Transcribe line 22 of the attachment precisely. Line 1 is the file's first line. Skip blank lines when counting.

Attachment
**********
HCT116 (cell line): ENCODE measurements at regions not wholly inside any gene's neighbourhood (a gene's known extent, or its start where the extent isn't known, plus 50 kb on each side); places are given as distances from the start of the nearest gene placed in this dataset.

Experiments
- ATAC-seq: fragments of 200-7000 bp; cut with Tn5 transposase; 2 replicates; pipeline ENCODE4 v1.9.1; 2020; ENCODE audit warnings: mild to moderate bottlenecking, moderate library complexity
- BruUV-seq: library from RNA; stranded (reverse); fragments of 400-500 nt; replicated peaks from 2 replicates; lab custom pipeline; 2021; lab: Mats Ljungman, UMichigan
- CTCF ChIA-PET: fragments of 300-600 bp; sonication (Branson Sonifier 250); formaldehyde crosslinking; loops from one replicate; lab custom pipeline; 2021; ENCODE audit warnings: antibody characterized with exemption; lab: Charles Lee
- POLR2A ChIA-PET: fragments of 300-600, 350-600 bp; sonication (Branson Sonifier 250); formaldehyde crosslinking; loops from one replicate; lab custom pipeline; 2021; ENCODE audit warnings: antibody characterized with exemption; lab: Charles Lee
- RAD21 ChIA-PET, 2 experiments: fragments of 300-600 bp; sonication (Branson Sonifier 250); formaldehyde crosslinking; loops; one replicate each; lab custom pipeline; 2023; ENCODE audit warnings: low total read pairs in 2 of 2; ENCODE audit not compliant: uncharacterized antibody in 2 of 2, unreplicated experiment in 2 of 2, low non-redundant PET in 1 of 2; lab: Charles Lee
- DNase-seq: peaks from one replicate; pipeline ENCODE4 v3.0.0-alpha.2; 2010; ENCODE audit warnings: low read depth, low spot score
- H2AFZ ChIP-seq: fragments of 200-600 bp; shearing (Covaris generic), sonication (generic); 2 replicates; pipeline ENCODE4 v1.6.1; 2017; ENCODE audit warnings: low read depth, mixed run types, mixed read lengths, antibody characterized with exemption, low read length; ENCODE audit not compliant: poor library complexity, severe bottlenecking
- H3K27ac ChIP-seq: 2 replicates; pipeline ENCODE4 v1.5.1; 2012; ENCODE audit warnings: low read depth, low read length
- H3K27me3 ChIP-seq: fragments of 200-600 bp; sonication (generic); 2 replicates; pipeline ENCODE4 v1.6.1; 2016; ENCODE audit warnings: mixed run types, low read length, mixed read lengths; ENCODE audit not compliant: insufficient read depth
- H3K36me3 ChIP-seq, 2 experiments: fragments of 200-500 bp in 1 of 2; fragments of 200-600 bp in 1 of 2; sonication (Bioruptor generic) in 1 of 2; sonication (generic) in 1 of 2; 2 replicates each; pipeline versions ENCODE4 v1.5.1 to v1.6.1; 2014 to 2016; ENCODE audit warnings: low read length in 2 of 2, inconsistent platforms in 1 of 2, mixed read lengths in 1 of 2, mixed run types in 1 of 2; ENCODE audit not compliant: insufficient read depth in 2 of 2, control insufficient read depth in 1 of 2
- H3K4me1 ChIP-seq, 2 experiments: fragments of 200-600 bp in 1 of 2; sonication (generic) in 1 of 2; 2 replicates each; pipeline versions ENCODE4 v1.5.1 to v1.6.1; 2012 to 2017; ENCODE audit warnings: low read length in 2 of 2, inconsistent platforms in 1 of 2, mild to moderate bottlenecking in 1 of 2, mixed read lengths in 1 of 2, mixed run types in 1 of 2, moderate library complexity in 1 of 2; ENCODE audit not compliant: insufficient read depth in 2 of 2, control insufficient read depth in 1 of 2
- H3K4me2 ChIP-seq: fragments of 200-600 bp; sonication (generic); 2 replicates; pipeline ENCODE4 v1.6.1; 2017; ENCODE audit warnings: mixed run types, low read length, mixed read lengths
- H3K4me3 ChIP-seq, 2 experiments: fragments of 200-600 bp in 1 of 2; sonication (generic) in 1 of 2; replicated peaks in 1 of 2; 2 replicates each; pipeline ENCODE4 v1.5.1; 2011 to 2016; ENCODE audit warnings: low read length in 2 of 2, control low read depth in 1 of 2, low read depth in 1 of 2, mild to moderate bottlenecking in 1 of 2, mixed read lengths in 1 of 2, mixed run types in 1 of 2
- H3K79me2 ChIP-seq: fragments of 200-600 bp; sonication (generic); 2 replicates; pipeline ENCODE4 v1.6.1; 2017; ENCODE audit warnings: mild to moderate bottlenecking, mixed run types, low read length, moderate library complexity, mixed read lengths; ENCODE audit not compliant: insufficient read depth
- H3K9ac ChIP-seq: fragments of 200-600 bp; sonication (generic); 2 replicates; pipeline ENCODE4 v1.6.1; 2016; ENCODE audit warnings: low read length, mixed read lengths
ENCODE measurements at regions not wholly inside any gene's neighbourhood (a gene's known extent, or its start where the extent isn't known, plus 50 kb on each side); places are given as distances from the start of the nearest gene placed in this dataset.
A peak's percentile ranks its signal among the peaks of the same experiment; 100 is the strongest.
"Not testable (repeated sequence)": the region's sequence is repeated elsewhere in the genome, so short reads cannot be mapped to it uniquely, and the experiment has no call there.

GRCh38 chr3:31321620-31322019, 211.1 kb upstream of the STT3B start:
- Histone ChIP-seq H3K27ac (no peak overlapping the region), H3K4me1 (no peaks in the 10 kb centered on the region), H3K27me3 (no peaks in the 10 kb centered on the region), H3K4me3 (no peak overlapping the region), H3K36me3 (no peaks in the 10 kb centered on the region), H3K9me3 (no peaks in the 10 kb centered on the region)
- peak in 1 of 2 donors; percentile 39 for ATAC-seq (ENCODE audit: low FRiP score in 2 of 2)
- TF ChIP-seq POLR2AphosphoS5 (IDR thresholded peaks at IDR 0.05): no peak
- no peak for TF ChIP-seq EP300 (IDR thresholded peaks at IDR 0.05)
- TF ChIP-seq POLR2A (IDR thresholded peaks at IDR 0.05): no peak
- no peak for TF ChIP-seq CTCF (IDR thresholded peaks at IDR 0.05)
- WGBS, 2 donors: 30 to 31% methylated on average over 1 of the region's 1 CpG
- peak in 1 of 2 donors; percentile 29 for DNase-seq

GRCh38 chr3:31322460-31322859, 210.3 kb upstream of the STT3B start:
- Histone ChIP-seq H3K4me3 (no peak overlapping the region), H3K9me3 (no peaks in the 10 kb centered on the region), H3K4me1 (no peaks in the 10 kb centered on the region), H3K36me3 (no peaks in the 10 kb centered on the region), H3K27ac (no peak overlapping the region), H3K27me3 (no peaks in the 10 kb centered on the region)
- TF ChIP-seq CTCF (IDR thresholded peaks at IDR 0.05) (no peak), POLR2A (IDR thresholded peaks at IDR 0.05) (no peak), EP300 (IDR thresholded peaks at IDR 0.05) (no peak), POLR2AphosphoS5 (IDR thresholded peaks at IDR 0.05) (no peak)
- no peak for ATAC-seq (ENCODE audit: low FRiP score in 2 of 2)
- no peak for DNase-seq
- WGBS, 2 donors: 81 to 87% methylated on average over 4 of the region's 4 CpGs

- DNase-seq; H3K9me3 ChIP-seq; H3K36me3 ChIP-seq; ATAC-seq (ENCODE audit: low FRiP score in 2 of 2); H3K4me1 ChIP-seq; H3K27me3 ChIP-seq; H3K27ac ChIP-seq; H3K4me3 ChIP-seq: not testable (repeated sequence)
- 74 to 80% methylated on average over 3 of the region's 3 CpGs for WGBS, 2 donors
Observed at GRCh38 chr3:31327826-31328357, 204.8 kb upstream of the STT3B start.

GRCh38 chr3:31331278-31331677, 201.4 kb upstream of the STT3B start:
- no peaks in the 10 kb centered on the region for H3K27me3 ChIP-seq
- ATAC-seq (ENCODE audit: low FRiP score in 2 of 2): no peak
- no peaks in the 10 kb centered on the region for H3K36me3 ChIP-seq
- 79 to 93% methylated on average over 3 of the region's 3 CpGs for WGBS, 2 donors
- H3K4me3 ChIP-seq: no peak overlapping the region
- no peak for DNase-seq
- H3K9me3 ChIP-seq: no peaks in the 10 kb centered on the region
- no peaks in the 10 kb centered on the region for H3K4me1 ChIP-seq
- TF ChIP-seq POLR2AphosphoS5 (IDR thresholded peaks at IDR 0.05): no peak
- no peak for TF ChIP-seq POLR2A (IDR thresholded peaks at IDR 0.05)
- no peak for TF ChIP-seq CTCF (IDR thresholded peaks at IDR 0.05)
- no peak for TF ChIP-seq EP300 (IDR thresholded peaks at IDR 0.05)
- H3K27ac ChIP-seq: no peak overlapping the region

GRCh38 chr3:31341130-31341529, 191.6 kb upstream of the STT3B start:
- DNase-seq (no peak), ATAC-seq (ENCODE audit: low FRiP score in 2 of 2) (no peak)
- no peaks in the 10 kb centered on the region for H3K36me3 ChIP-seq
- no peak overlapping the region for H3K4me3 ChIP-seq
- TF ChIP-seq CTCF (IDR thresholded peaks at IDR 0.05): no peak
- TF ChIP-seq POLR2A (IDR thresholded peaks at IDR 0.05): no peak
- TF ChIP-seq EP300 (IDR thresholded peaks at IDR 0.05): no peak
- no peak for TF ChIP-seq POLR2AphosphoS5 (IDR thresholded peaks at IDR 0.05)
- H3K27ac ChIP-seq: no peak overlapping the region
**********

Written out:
- Histone ChIP-seq H3K27ac (no peak overlapping the region), H3K4me1 (no peaks in the 10 kb centered on the region), H3K27me3 (no peaks in the 10 kb centered on the region), H3K4me3 (no peak overlapping the region), H3K36me3 (no peaks in the 10 kb centered on the region), H3K9me3 (no peaks in the 10 kb centered on the region)